Deploying your PHP app onto DigitalOcean with Peggy

We recently launched Peggy and in this post I will walk you though how to use it deploy your PHP apps: focusing on WordPress, Craft CMS and Laravel.

Below is a diagram to explain the relationships in Peggy, don’t worry about this for now but you may wish to refer back to it at a later date.

Peggy

Visit https://getpeggy.com/ and click “Sign up” — once signed in you will see the screen below.

point-1

So, let’s click “Create project” and complete the details; for this example, I will use my wedding site.

point-2

Now we’re in the project it will ask you to create an endpoint — these are environments or stages for that project. For example, development, staging, production, etc.

point-3

Click “Create endpoint” and you will be asked to add a server where an endpoint can live. So let’s click “Manage servers”.

point-4

For this project we want to build a server on DigitalOcean, let’s click “Build server”.

point-4-2

It will then ask us to connect a DigitalOcean account, so make sure you’re logged into the correct DigitalOcean account and click “Connect my account”.

point-5
Once this is complete you will see the following screen.

point-6

Let’s go back to building the server, click Servers > Build Server.

point-8

I’m going to build my development server first, and then one for production. While it’s building you should see the following screen.

point-9

We then need to wait until the server status says “ready”.

point-10

Now let’s go back to Projects > Wedding Site and click “Create endpoint”. I’m going to use the server’s IP as a domain for this example. We will use a demo WordPress repo I have in Github:

https://github.com/jasonagnew/wordpress-starter-kit

And my details will be:

Name: production
Domain: 178.62.112.223
Remote: git@github.com:jasonagnew/wordpress-starter-kit.git
Branch: master
Server: Production Server

point-11

That should take us to the following screen, where we can manage the production endpoint.

point-12

For your new server to access your repo, you’ll need to copy the public key and add it to your repo permissions.

point-13

Once that’s pasted in, we can now click deploy.

point-14

…and then view the site.

point-15

It’s important to understand how Peggy deploys apps. Each deploy in pulled into a {app}/releases/{timestamp} and once everything is ready it’s symbolically linked to {app}/current. This is great for allowing zero downtime between deploys, however it poses a problem with persistent storage.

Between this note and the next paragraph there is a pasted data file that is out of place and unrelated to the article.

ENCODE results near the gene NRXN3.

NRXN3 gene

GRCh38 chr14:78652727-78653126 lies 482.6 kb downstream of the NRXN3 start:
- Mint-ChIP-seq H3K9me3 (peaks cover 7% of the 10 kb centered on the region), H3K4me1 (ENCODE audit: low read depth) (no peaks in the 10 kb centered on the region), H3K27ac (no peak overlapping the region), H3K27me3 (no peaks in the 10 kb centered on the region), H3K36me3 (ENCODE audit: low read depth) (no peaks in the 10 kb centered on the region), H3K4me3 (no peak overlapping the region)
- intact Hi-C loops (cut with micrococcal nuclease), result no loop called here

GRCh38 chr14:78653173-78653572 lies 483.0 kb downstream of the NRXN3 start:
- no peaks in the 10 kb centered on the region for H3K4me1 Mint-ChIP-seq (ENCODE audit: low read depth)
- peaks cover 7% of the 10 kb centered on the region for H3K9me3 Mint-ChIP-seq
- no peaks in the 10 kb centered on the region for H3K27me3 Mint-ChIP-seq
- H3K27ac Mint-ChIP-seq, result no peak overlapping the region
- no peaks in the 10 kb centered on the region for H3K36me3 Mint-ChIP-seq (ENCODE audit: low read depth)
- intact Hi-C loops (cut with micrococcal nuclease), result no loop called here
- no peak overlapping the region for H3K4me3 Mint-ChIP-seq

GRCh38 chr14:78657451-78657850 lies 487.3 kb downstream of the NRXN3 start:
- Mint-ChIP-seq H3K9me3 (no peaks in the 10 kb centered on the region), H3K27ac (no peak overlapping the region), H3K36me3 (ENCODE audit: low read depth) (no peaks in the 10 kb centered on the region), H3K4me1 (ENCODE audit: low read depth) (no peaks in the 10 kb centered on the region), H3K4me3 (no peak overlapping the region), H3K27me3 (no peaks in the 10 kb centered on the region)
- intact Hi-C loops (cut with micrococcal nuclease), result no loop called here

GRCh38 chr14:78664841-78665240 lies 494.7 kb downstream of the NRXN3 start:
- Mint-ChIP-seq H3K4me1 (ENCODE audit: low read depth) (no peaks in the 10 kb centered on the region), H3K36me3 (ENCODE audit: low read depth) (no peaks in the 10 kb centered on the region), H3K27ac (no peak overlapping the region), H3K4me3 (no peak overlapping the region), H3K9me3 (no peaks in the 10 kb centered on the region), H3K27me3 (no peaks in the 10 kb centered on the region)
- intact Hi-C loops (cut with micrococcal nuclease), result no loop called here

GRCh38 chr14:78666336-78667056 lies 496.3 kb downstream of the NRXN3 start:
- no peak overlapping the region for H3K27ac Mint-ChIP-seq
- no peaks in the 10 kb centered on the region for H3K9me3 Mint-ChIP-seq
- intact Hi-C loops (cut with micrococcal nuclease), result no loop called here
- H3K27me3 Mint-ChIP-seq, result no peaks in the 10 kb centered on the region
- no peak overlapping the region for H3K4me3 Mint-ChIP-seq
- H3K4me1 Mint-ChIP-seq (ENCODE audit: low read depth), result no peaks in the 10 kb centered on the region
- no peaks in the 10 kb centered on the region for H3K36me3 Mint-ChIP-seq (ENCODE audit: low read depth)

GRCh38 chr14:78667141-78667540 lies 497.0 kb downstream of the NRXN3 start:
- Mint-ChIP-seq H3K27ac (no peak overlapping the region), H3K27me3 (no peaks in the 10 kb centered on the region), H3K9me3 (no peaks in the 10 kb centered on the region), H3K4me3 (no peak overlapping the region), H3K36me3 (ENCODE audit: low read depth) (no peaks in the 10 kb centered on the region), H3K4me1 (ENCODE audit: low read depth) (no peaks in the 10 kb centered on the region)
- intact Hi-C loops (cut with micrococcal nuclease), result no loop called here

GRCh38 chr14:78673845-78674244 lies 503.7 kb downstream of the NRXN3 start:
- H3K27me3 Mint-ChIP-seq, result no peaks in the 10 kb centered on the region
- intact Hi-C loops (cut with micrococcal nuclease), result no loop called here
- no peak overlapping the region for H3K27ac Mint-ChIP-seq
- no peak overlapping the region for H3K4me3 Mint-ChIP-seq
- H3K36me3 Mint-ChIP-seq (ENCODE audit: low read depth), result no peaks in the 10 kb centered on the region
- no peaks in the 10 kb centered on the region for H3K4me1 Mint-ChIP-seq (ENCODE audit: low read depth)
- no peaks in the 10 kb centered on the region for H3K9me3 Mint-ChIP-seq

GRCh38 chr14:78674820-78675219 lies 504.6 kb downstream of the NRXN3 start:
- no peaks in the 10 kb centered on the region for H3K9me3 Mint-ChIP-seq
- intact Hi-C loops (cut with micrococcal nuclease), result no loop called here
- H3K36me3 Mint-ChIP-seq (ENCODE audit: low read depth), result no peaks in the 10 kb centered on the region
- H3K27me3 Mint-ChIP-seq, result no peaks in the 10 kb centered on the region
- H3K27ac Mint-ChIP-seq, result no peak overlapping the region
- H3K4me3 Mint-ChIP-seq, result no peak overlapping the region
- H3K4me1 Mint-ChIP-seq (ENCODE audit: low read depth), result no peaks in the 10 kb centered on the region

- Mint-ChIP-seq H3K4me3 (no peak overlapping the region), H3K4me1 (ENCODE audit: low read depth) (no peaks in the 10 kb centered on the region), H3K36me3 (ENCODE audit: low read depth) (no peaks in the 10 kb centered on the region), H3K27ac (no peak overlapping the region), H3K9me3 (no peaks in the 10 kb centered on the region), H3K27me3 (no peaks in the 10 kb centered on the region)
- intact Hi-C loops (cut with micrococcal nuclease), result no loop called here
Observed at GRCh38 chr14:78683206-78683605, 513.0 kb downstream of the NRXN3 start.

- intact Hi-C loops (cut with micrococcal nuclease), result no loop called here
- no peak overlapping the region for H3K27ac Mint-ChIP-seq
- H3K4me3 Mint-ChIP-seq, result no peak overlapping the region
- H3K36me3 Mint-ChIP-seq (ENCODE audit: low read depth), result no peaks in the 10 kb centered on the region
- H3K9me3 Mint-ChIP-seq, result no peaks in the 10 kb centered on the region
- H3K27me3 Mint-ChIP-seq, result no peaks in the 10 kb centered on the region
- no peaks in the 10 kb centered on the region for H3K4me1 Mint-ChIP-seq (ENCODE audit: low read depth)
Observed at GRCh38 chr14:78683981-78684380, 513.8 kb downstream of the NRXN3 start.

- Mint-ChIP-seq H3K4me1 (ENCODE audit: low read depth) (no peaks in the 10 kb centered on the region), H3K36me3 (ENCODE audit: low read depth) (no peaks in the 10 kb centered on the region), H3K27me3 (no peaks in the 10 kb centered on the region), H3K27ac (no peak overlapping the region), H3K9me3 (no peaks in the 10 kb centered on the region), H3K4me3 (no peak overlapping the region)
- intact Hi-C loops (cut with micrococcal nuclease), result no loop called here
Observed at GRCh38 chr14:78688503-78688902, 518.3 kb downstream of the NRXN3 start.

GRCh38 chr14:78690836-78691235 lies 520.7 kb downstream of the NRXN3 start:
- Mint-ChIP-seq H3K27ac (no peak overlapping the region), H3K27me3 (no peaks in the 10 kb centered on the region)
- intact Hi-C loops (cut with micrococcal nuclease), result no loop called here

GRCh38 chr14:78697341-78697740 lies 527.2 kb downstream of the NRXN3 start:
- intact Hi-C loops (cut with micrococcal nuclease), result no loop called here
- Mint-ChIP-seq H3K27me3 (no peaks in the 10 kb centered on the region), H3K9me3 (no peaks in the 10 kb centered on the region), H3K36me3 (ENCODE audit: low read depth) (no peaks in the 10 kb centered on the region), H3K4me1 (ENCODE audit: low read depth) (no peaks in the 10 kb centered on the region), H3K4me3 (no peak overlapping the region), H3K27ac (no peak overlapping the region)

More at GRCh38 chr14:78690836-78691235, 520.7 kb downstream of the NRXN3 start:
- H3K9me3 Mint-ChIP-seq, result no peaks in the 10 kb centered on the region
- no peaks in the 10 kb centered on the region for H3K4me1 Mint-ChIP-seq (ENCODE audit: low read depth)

To handle persistent storage, folder permissions and any commands like composer install or npm install, your app needs a deploy.json; see example:

{
  "commands": [
    "composer install",
    "npm install",
    "gulp build"
  ],
  "storage": {
    "public/content/uploads": 774,
    "public/content/plugins": 774
  },
  "permissions": {
    "public/.htaccess": 644
  }
}

WordPress

If you plan to use the standard WordPress file structure without any modifications (exactly as it comes in the zip from https://wordpress.org). You will need to put into a repo with the contents inside a public folder like so:

public/
   wp-admin/
   wp-content/
   wp-includes/
   wp-config.php 
   ...
deploy.json

Then your deploy.json would look this:

{
  "commands": [],
  "storage": {
    "public/wp-content/uploads": 774,
    "public/wp-content/plugins": 774,
    "public/wp-content/themes": 774,
  },
  "permissions": {
    "public/.htaccess": 644
  }
}

I would however recommend using this starter layout for future projects: https://github.com/jasonagnew/wordpress-starter-kit

Craft CMS

Using the standard Craft file structure your repo should look like this:

craft/
   app/
   config/
   plugins/
   storage/
   templates/
   web.config
public/
   .htaccess
   index.php
   robots.txt
   web.config
deploy.json

Then your deploy.json would look this:

{
  "commands": [],
  "storage": {
    "craft/app": 774,
    "craft/config": 774,
    "craft/storage": 774,
  },
  "permissions": {
    "public/.htaccess": 644
  }
}

Laravel

Using the standard Laravel file structure your repo should look like this:

app/
bootstrap/
config/
database/
public/
resources/
storage/
tests/
composer.json
...
deploy.json

Then your deploy.json would look this:

{
  "commands": [
    "composer install"
  ],
  "storage": {
    "storage": 774
  },
  "permissions": {
    "public/.htaccess": 644
  }
}

Much More

In your endpoint you can manage:

  • Environment variables: Easiest way to provide per-environment (development/production) API keys, etc.
  • Domains: Decided to buy that extra domain extension? you can add it to your endpoint in seconds.
  • Cron: No need to use `crontab -e` — it’s all handled by the dashboard.
  • Workers: If you need the power of Supervisor, you can add workers without messy `.conf` files.

On your server you can manage:

  • SSH Keys: Manage who has access to that server.
  • PHP Errors: If something goes wrong with a deployment, you can quickly toggle PHP error visibility to help debug.

Thanks for giving Peggy a go!

Want to know a little more about us?

We are a friendly bunch and love talking all things WordPress. Whether you’re using one of our open source projects, want to discuss a blog article or hire us for your next project, we would love to hear from you.

Contact us